Principles of Programming Languages
|Hour/sem||Lectures||Sem. Exercises||Lab. exercises||Comp. exercises||Other|
|Guarantee:||Kolář Dušan, doc. Dr. Ing., DIFS|
|Lecturer:||Kolář Dušan, doc. Dr. Ing., DIFS|
Kopeček Tomáš, Ing., DIFS
|Instructor:||Kopeček Tomáš, Ing., DIFS|
|Faculty:||Faculty of Information Technology BUT|
|Department:||Department of Information Systems FIT BUT|
To give an overview: of existing programming paradigms, of range of existing programming languages and their classification, and of requirements on programming language analysis and translation.
The course offers basic classification of programming languages with more detailed explanation of imperative and declarative languages. Explaining imperative paradigm, it will be presented non-structured, structured (both block and modular), and object-oriented prgoramming languages. A brief introduction into functional and logic programming will be studied during explanation of declarative paradigm. The underlying theories are discussed too. Students will be also given an introduction to processing (translation) of presented programming paradigms/languages.
|Knowledge and skills required for the course:|
Formal languages and their models, grammars, automata; translation/analysis of formal languages. Focus on regular and context-free languages and their models, grammars, automata and processing.
|Learning outcomes and competences:|
Students will be able to classify programming languages. They will be able to use a given programming paradigm on a certain level too. Moreover, basic analysis and compilation issues will be clarified as well.
|Syllabus of lectures:|
- Introduction, definition of used terms
- Imperative languages, non-structured programming languages
- Block-structured programming languages
- Modular languages
- Object-oriented languages
- Some specialities of object-oriented programming languages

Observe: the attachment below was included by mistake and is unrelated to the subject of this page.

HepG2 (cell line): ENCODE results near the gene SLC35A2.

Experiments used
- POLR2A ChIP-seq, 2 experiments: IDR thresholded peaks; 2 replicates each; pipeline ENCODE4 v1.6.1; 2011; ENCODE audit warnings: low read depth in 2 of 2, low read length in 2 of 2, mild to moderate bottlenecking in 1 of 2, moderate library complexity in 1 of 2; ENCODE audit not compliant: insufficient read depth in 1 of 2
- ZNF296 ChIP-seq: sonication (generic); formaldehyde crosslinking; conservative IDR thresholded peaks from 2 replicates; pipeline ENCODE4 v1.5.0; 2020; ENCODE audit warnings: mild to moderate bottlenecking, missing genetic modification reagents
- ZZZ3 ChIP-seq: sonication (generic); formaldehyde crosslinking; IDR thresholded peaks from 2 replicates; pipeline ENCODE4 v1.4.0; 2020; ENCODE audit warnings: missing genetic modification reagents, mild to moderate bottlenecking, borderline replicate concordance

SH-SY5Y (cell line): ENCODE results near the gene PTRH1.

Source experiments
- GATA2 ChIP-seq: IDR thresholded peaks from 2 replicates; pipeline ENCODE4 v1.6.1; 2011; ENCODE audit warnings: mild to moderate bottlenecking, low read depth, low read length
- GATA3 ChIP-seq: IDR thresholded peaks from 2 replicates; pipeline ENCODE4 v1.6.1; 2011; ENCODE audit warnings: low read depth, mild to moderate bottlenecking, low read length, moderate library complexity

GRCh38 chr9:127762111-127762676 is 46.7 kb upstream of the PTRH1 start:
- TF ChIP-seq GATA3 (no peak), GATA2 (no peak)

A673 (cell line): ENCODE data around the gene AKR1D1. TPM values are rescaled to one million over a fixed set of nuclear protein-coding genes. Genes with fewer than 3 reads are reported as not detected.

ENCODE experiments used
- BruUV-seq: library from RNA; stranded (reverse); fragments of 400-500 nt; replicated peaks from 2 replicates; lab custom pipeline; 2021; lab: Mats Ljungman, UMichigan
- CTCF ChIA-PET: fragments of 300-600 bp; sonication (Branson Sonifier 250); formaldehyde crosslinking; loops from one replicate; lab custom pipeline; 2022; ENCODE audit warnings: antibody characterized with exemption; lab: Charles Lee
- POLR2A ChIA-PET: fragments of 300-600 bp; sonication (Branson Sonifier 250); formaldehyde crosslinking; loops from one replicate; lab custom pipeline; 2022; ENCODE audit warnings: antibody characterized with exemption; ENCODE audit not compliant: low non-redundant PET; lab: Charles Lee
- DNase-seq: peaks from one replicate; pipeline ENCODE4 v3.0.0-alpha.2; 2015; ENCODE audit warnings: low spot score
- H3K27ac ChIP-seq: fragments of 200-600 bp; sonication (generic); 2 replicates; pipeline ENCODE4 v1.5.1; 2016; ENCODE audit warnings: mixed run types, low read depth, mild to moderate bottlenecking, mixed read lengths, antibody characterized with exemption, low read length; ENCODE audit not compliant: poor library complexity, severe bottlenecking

- Comparison of various kinds of imperative programming languages
- Declarative languages, lambda calculus
- Functional programming languages
- Logical programming languages
- Another declarative programming languages, their comparison
- Main differences in usage and implementation of declarative and imperative programming languages
- Conclussion, discussion of the follow-up courses
|Syllabus - others, projects and individual work of students:|
A program implemented in the language of the programming language seminary attended by a student at the same time. If a student does not attend any seminary for programming language actually then a programming language can be selected from the offered ones.|
- Sebesta R.W.: Concepts of Programming Languages, 4th edition, ADDISON-WESLEY, 1999, ISBN 0-201-38596-1
- Lecture notes in PDF file
- Mid-term exam - written form, a test, where answers are given in sentences, by selection of appropriate answer from offered ones, and by combination of both of these possibilities, no possibility to have a second/alternative trial. (20 points)
- Projects realization - 1 project (program development according to a given specification) with appropriate documentation. (20 points)
- Final exam - written form, a test, where answers are given in sentences, by selection of appropriate answer from offered ones, and by combination of both of these possibilities, 2 another corrections trials possible. (60 points)
- Mid-term exam, for which there is only one schedule and, thus, there is no possibility to have another trial - 20 points.
- One project should be solved and delivered in a given date during a term - 20 points.
At the end of a term, a student should have at least 50% of points that he or she could obtain during the term; that means at least 20 points out of 40.